IN JANUARY 1991, a bloody rebellion that had begun in 1988 finally succeeded in ending the twenty-one-year authoritarian regime of President Mahammad Siad Barre. The civil war had taken more than 50,000 civilian lives and had left the capital, Mogadishu, in shambles. Many other cities and towns also were in ruins, and hundreds of thousands of Somalis had fled to neighboring countries as refugees.
Although the major clans had been united in their opposition to Siad Barre, their leaders had no common political vision of Somalia's future. Consequently, civil strife continued at a reduced level after Siad Barre was deposed. The dominant faction in the north, the Somali National Movement (SNM), refused to accept the legitimacy of the provisional government established by the United Somali Congress (USC). Responding to widespread popular resentment of the central government, in June 1991 the SNM declared an independent Republic of Somaliland in the region that had constituted the British Somaliland before independence and unification with the former colony of Italian Somaliland in 1960.
The legacy Siad Barre left of a country devastated by civil war and riven by intense clan rivalries contrasted starkly with the future he had envisaged for Somalia when he took power in a military coup d'état in October 1969. Siad Barre, at the time a major general and commander of the army, and his fellow officers overthrew an elected civilian government that had become widely perceived as corrupt and incompetent. Siad Barre was determined to implement policies to benefit the country economically and socially and to diminish the political influence of the clans. During his regime's early years, Somalia experienced considerable economic development and efforts were made to replace clan loyalty with national pride.
However, Siad Barre proved susceptible to a cult of personality and over the years grew increasingly intolerant of criticism. Following his army's disastrous 1978 defeat in Ethiopia, Siad Barre's rule became more authoritarian and arbitrary, which only caused opposition to his regime to increase. Forsaking appeals to nationalism, Siad Barre tried to maintain control by exploiting historical clan animosities and by relying more and more on the loyalty of his own family and clan. By the mid-1980s, the opposition to Siad Barre had developed into several organized movements determined to overthrow his regime by force. Angered by what he perceived as local support of the opposition, particularly in the north, Siad Barre ordered the machine-gunning of livestock herds and the poisoning of wells in disaffected rural areas, as well as the indiscriminate bombing of cities. In the most notorious of these air attacks, the north's administrative center and largest city, Hargeysa, was virtually leveled in 1988.
Siad Barre's tactics inflamed popular anger and greatly strengthened the appeal of the various guerrilla groups. Nevertheless, the opposition's ultimate triumph caught the rebels themselves by surprise. Their only common goal, to be rid of Siad Barre, was achieved by USC forces essentially without assistance from the other rebel groups. USC fighters had entered Mogadishu clandestinely at the end of December 1990 to assist clan members who had formed popular committees of self-defense to protect themselves from attacks by a rival clan that supported Siad Barre. The presence of the USC guerrillas prompted the intervention of the Red Berets (Duub Cas), an elite military unit whose members acted as bodyguards for Siad Barre, and which was commanded by Siad Barre's eldest son. The fighting quickly escalated, forcing the USC to send more of its forces into the city. The USC guerrillas and the Red Berets battled in the streets of the capital for four weeks. After the USC defeated Siad Barre's forces, the other rebel movements declined to cooperate with it. Each of the several opposition groups drew its primary support from a particular clan-family, and Siad Barre's sudden removal from the political scene opened the way for traditional clan suspicions to reassert themselves. The reemergence of clan politics cast doubt on the prospects for Somalia's stability and unity.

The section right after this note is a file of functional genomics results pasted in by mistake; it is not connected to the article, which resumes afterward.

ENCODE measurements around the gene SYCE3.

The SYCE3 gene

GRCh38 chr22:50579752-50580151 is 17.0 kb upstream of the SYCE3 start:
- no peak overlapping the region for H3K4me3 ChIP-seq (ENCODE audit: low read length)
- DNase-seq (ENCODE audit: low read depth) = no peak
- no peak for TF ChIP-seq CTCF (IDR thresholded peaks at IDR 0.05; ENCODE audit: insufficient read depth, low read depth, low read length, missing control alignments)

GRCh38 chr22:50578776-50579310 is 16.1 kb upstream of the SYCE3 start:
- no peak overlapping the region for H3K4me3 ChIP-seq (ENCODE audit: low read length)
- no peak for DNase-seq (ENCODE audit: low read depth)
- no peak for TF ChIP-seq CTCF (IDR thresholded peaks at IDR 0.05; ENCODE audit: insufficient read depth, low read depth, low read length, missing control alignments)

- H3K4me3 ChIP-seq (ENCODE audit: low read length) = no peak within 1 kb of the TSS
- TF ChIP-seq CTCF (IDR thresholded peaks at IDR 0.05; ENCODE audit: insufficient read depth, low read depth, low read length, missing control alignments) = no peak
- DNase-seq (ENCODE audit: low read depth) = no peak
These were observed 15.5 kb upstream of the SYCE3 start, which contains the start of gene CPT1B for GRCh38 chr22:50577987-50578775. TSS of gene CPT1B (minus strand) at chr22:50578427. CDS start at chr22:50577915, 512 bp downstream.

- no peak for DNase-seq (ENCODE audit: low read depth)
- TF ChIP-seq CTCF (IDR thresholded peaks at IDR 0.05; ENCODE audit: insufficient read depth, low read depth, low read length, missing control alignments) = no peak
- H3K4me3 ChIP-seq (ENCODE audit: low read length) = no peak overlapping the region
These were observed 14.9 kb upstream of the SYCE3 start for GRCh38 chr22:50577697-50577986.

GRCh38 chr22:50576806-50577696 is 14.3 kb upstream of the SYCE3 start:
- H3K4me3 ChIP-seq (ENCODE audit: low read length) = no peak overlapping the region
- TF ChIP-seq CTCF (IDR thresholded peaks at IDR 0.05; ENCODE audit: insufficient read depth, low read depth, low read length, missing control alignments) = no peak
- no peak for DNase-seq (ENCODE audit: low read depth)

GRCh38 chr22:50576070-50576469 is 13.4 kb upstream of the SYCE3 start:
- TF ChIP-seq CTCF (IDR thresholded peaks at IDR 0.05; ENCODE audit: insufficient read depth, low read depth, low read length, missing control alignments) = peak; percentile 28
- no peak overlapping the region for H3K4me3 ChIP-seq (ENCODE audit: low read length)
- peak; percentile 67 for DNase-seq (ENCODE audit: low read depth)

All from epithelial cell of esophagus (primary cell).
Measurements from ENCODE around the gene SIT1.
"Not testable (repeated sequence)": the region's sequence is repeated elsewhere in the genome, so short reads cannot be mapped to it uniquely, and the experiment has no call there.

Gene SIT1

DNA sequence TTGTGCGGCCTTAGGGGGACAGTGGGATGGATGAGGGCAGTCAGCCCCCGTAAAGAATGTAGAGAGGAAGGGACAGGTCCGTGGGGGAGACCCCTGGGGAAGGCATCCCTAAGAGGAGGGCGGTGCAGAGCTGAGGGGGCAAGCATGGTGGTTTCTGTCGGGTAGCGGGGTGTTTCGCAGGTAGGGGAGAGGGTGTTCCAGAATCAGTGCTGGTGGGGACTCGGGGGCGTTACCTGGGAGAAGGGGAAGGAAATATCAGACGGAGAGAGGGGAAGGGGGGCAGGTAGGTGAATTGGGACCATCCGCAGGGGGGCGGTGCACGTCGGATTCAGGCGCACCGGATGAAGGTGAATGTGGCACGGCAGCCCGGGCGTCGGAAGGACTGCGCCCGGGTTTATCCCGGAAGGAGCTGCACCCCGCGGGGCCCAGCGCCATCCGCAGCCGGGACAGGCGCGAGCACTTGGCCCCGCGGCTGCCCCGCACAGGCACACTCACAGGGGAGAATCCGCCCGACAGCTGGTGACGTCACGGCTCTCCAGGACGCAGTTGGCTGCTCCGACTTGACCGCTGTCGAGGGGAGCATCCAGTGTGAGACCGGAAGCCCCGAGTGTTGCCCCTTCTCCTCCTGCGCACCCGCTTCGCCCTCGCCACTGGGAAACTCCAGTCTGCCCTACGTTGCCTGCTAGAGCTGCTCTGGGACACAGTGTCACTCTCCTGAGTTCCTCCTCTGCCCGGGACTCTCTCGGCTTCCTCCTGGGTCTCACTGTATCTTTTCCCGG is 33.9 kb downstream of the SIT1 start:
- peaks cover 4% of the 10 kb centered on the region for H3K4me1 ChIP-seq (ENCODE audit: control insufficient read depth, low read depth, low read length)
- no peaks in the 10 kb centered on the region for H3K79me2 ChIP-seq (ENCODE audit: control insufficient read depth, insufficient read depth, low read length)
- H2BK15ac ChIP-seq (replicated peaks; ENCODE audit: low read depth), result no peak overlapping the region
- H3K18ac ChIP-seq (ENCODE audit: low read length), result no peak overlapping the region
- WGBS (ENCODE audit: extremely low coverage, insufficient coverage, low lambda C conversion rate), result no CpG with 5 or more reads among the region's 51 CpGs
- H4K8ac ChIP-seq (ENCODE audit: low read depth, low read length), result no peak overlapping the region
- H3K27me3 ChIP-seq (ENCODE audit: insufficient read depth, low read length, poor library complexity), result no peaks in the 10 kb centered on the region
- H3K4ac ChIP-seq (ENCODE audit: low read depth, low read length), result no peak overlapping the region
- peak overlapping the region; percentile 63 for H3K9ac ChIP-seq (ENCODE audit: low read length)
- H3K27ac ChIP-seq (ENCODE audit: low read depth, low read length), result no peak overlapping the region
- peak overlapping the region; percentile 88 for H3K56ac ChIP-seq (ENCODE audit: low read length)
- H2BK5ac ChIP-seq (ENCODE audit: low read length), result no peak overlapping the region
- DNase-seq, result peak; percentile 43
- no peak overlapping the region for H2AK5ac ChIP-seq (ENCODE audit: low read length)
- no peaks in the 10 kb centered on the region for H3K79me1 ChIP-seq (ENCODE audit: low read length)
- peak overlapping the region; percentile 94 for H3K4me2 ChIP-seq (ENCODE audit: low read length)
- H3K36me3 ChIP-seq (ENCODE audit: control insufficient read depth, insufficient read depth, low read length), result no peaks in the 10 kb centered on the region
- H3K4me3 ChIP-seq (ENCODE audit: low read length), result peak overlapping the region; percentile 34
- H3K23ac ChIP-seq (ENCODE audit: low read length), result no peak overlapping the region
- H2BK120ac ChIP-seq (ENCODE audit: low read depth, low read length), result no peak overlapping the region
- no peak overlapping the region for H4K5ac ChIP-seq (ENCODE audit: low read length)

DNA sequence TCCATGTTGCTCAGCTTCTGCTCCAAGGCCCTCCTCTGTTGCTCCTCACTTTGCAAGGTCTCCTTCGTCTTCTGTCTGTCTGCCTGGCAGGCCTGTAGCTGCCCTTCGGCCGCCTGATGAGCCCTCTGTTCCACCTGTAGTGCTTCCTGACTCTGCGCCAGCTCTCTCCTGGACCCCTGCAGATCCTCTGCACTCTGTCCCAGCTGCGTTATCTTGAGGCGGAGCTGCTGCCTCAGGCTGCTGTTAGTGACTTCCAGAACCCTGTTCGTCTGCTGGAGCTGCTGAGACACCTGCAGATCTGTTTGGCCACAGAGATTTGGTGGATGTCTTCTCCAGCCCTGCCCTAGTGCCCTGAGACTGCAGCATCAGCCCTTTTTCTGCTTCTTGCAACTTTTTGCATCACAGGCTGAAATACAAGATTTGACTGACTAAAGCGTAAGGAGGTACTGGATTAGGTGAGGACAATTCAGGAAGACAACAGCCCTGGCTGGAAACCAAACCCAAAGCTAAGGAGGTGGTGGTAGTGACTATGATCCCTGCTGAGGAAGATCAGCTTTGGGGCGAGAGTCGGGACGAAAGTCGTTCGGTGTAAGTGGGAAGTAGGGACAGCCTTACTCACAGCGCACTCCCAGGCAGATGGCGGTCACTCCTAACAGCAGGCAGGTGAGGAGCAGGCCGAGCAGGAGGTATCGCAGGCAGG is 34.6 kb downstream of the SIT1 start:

By September 1991, intense rivalry among leaders of the USCdominated interim government had degenerated into street fighting within the Mogadishu area. Because the different clans resorted to the use of armed force to buttress their claims for political power, government and civil society disintegrated, and essential services such as food distribution collapsed. Nature compounded the political disaster with a prolonged drought. In 1992 severe famine affected much of southern Somalia. International relief agencies mounted a food and medical aid campaign, but an estimated 80 percent of food shipments were looted by armed groups affiliated with various clans. The worsening situation prompted the United Nations (UN) to intervene. On April 22, 1992, the UN proposed to send a 550-man mission to Somalia; and on April 24, in UN Resolution 751, the Security Council voted to send fifty UN observers to monitor the cease-fire in Mogadishu.
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